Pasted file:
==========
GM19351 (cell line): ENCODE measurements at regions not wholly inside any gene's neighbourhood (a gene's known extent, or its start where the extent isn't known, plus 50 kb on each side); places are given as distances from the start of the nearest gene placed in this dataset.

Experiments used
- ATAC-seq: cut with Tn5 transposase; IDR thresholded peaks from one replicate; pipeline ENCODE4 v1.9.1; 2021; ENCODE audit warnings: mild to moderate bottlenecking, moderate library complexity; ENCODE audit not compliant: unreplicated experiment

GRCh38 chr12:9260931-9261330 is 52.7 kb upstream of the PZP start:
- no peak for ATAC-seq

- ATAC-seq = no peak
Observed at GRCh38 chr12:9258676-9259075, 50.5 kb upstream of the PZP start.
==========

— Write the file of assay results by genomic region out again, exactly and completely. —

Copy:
GM19351 (cell line): ENCODE measurements at regions not wholly inside any gene's neighbourhood (a gene's known extent, or its start where the extent isn't known, plus 50 kb on each side); places are given as distances from the start of the nearest gene placed in this dataset.

Experiments used
- ATAC-seq: cut with Tn5 transposase; IDR thresholded peaks from one replicate; pipeline ENCODE4 v1.9.1; 2021; ENCODE audit warnings: mild to moderate bottlenecking, moderate library complexity; ENCODE audit not compliant: unreplicated experiment

GRCh38 chr12:9260931-9261330 is 52.7 kb upstream of the PZP start:
- no peak for ATAC-seq

- ATAC-seq = no peak
Observed at GRCh38 chr12:9258676-9259075, 50.5 kb upstream of the PZP start.